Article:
Polarography is an *voltammetric* measurement whose response is determined by *combined diffusion/convection* mass transport. Polarography is a specific type of measurement that falls into the general category of *linear-sweep voltammetry* where the electrode potential is altered in a linear fashion from the initial potential to the final potential. As a linear sweep method controlled by convection/diffusion mass transport, the current vs. potential response of a polarographic experiment has the typical sigmoidal shape. What makes polarography different from other linear sweep voltammetry measurements is that polarography makes use of the *dropping mercury electrode* (DME).

A plot of the current *vs.* potential in a polarography experiment shows the current oscillations corresponding to the drops of Hg falling from the capillary. If one connected the maximum current of each drop, a sigmoidal shape would result. The limiting current (the plateau on the sigmoid), called the *diffusion current* because diffusion is the principal contribution to the flux of electroactive material at this point of the Hg drop life, is related to analyte concentration by the *Ilkovic equation*:

i_{d} = 708nD^{1/2}m^{2/3}t^{1/6}c

Where D is the diffusion coefficient of the analyte in the medium (cm^{2}/s), n is the number of electrons transferred per mole of analyte, m is the mass flow rate of Hg through the capillary (mg/sec), and t is the drop lifetime is seconds, and c is analyte concentration in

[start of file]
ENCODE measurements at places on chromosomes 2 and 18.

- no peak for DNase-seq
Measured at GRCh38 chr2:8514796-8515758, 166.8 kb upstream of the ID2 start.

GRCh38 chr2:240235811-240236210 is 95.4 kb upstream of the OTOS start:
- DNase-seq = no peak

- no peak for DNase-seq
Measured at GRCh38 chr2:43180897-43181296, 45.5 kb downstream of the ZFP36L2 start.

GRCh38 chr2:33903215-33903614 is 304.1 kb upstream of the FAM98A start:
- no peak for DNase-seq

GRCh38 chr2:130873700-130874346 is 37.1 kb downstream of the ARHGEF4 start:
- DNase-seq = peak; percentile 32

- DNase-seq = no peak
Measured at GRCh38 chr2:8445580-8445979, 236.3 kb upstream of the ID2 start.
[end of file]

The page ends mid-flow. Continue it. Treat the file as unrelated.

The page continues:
mol/cm^{3}.

There are a number of limitations to the polarography experiment for quantitative analytical measurements. Because the current is continuously measured during the growth of the Hg drop, there is a substantial contribution from *capacitive current*. As the Hg flows from the capillary end, there is initially a large increase in the surface area. As a consequence, the initial current is dominated by capacitive effects as charging of the rapidly increasing interface occurs. Toward the end of the drop life, there is little change in the surface area which diminishes the contribution of capacitance changes to the total current. At the same time, any redox process which occurs will result in faradaic current that decays approximately as the square root of time (due to the increasing dimensions of the *Nernst diffusion layer*). The exponential decay of the capacitive current is much more rapid than the decay of the faradaic current; hence, the faradaic current is proportionally larger at the end of the drop life. Unfortunately, this process is complicated by the continuously changing potential that is applied to the working electrode (the Hg drop) throughout the experiment. Because the potential is changing during the drop lifetime (assuming typical experimental parameters of a 2mV/sec scan rate and a 4 sec drop time, the potential can change by 8 mV from the beginning to the end of the drop), the charging of the interface (capacitive current) has a continuous contribution to the total current, even at the end of the drop when the surface area is not rapidly changing. As such, the typical signal to noise of a polarographic experiment allows detection limits of only approximately 10^{-5} or 10^{-6} __M__. Better discrimination against the capacitive current can be obtained using the *pulse polarographic techniques*.

Qualitative information can also be determined from the *half-wave potential* of the polarogram (the current vs. potential plot in a polarographic experiment). The value of the half-wave potential is related to the standard potential for the redox reaction being studied.

/chem-ed/echem/polarogr.htm, updated 10/29/96

Copyright © 1996 by Mark R. Anderson, all rights reserved.